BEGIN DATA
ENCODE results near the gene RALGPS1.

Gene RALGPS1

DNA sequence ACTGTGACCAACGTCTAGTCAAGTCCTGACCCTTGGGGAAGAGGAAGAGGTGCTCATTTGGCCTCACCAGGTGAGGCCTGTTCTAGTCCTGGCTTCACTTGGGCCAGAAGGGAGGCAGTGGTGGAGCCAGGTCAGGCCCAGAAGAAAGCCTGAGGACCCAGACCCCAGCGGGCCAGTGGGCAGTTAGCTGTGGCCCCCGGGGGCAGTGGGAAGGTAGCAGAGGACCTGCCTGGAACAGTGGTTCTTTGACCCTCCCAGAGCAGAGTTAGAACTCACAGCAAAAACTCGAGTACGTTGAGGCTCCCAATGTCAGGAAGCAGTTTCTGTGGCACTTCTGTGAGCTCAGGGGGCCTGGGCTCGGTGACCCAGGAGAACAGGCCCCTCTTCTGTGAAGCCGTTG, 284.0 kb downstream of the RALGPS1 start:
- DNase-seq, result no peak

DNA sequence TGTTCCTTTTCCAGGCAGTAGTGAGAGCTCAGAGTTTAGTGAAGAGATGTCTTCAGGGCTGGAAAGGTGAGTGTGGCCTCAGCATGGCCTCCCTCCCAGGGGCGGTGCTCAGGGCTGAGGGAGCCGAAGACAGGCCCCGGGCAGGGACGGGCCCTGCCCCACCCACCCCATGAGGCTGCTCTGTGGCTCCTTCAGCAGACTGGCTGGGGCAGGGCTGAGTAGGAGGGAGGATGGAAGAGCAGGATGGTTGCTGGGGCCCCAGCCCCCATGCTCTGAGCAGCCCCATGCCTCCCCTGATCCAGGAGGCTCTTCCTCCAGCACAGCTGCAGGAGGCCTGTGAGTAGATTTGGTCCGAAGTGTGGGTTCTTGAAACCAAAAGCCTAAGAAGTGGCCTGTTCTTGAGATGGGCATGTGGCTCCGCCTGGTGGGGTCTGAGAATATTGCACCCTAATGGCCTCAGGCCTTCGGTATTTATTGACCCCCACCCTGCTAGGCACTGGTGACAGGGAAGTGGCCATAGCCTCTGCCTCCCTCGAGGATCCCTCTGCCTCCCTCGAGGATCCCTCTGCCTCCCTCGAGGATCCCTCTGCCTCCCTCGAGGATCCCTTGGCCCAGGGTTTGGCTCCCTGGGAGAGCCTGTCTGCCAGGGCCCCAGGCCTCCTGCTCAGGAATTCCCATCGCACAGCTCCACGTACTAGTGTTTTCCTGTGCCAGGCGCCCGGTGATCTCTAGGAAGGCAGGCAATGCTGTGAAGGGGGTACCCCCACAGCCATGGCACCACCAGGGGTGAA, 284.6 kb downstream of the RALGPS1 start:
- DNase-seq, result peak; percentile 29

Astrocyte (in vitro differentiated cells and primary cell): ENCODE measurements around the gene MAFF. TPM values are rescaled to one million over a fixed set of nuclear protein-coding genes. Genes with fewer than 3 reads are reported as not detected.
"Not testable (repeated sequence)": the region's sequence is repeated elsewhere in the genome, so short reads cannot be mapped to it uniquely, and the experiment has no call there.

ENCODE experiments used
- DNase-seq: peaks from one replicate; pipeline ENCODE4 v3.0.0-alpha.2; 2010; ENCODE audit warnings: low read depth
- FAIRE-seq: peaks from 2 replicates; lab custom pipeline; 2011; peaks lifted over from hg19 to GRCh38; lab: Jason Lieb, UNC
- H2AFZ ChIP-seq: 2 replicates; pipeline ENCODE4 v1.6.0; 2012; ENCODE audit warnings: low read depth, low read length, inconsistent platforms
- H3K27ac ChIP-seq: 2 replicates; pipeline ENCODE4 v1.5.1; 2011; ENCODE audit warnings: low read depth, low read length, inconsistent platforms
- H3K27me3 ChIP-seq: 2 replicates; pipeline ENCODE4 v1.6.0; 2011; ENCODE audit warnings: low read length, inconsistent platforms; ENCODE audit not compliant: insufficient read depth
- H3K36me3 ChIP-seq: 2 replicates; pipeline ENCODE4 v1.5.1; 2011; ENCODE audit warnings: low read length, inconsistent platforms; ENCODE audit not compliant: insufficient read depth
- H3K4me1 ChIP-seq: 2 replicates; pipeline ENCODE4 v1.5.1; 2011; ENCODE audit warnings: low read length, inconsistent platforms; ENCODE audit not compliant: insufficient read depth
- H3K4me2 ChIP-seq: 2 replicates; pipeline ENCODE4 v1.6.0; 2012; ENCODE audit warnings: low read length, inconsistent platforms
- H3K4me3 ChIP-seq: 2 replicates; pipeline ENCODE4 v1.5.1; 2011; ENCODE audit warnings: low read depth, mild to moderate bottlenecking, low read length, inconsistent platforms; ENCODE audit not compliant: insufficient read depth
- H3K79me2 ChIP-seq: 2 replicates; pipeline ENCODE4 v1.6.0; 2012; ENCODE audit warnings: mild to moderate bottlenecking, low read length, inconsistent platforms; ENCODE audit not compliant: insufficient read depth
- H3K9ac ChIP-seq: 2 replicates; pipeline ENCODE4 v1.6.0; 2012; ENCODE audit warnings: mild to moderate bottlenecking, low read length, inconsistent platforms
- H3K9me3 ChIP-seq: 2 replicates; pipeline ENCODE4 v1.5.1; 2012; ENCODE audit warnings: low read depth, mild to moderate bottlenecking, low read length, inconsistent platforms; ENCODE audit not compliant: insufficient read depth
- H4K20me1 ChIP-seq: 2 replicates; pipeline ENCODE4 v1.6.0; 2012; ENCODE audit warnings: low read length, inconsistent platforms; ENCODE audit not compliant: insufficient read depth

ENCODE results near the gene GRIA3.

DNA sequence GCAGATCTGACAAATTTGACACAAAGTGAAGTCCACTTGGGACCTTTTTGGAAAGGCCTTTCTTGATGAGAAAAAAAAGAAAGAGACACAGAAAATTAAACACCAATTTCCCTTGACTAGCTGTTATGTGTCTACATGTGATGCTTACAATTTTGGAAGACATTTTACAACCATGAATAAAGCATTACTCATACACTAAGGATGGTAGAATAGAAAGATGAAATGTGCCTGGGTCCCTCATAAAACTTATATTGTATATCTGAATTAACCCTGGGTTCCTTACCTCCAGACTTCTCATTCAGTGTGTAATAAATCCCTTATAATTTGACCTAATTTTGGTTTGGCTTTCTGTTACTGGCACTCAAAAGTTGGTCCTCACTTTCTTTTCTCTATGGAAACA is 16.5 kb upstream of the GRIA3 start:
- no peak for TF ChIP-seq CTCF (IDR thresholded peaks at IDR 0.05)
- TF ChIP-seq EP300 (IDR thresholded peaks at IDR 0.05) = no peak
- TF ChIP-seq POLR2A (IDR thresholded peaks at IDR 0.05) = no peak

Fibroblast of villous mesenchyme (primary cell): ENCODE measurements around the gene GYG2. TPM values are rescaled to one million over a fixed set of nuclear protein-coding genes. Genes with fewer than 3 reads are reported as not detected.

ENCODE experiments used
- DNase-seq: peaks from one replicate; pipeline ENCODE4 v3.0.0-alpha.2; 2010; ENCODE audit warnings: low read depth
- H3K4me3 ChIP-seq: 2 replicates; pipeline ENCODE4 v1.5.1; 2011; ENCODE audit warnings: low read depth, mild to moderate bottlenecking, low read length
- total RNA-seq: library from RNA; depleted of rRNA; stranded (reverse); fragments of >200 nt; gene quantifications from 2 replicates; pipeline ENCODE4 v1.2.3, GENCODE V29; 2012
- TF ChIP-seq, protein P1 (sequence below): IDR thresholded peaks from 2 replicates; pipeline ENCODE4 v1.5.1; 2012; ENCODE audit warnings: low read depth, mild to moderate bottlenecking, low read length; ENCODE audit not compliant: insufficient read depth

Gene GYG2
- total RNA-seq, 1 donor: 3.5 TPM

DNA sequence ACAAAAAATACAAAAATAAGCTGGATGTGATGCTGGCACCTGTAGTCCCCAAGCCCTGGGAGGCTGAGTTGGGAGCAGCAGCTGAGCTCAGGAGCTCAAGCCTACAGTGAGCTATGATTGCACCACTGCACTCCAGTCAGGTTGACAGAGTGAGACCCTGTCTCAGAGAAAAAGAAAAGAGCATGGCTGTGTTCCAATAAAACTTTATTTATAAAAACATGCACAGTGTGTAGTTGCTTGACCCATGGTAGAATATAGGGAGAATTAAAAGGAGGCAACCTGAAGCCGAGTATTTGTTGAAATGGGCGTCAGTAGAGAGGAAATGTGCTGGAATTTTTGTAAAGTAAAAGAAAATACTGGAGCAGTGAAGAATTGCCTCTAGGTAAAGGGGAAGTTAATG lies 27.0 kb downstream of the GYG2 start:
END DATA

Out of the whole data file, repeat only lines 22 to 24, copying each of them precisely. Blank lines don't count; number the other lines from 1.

- H4K20me1 ChIP-seq: 2 replicates; pipeline ENCODE4 v1.6.0; 2012; ENCODE audit warnings: low read length, inconsistent platforms; ENCODE audit not compliant: insufficient read depth

ENCODE results near the gene GRIA3.

DNA sequence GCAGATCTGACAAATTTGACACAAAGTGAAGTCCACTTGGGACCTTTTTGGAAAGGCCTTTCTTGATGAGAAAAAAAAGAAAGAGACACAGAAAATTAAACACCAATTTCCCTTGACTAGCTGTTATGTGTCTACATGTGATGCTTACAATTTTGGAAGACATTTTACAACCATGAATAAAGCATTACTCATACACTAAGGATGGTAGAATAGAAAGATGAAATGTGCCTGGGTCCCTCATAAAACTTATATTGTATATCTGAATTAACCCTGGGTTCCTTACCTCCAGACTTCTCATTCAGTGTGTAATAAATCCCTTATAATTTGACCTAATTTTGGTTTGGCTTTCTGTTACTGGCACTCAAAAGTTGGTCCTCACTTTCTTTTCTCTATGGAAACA is 16.5 kb upstream of the GRIA3 start: